On the Spot: Localizing legislation (with video)

Rep. Johnson prioritizes education funding at first Town Hall update


Bren Flechtner

On Thursday, State Representative Julie Johnson welcomes Coppell Mayor Karen Hunt during the Town Hall & Legislative Update at the Cozby Library and Community Commons. Hunt was among the community members who attended the event, which discussed state budgets and bills impacting House District 115.

Christine Zacuai, Executive News Editor

On Thursday night, the Cozby Library and Community Commons saw the gathering of local community leaders, first responders and residents in House District 115 for the first Town Hall and Legislative Update under State Rep. Julie Johnson.


Since her election to office in November, Johnson made it her priority to initiate more town halls during her term.


“One of the things that Rep. Johnson campaigned on was listening to everyone: whether they are Democrat, Republican, Independent, and getting their feedback on what she’s doing and what she needs to be doing,” District 115 director Sarah Slamen said.


The town hall consisted of speakers from the Dallas Hispanic Firefighters, Irving Police Association and Carrollton Police Association, as well as the unity of four mayors within District 115: Coppell Mayor Karen Hunt, Carrollton Mayor Kevin Falconer, Farmers Branch Mayor Robert Dye and Irving Mayor Rick Stopfer.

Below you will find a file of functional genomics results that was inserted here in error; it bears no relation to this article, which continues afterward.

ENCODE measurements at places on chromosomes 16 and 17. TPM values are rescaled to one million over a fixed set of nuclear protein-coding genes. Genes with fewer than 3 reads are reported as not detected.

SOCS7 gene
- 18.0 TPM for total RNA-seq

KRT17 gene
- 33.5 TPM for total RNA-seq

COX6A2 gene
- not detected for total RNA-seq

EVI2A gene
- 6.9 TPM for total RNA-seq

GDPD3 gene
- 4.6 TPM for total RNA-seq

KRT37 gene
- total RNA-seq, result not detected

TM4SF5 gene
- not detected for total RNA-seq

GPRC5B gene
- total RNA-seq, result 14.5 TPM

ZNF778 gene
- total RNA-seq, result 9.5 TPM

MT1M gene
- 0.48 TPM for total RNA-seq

After a near two-month session, Johnson updates members on issues at the forefront of district 115 such as school finance reform, property taxes, and healthcare with two vital bills: HB2 and HB3.


Currently, Johnson has signed 19 bills and joint co-authored 22 others.


Bills such as HB2, which fights for a cap on property taxes, and HB3, a bill focusing on education funding, plans to increase student allotment by $800 and place $9 billion into public schools are advocated by Johnson.


“We have to fix our education finance system, so that we can also fix our property taxes. Our schools are underfunded, our teachers are underpaid, we have to do a better job and I’m really excited that this HB3 comes into play and puts another $9 billion in education and it’s a real big benefit for Coppell ISD,” Johnson said.


Though the HB3 bill is admittedly not up to standard for special needs programs, the bill boasts significant improvements from last year. It plans to bring down recapture estimates in largely populated recapture school districts such as Coppell ISD and Carrollton ISD by lowering their  current recapture estimate from $54 million and $36 million to $36 million dollars and $2 million, respectively. The bill aims to further yield $15 million to Carrollton Farmers Branch ISD and $4.5 million to Coppell ISD.


“What Rep. Johnson talked about today with HB3 is going to inject money into public education for the first time since it was cut way back in 2008,” CISD Board of Trustees President Tracy Fisher said. “She will work hard to support her constituents and it’s refreshing. She talked a lot about bipartisanship and that’s a good thing.”


Concerns ranging from college transfer to even school club funding were later brought to the legislator’s attention by a Q&A card panel at the end of the event.


With big-time issues such as school funding being discussed, Johnson’s committee advocates the young are more important now than ever.


“As soon as you guys turn 18, and you have the right to vote, you need to vote. And then after that, you need to make sure you hold people accountable – which means attending events like this, either by watching them online and live streaming or showing up in person,” Slamen said.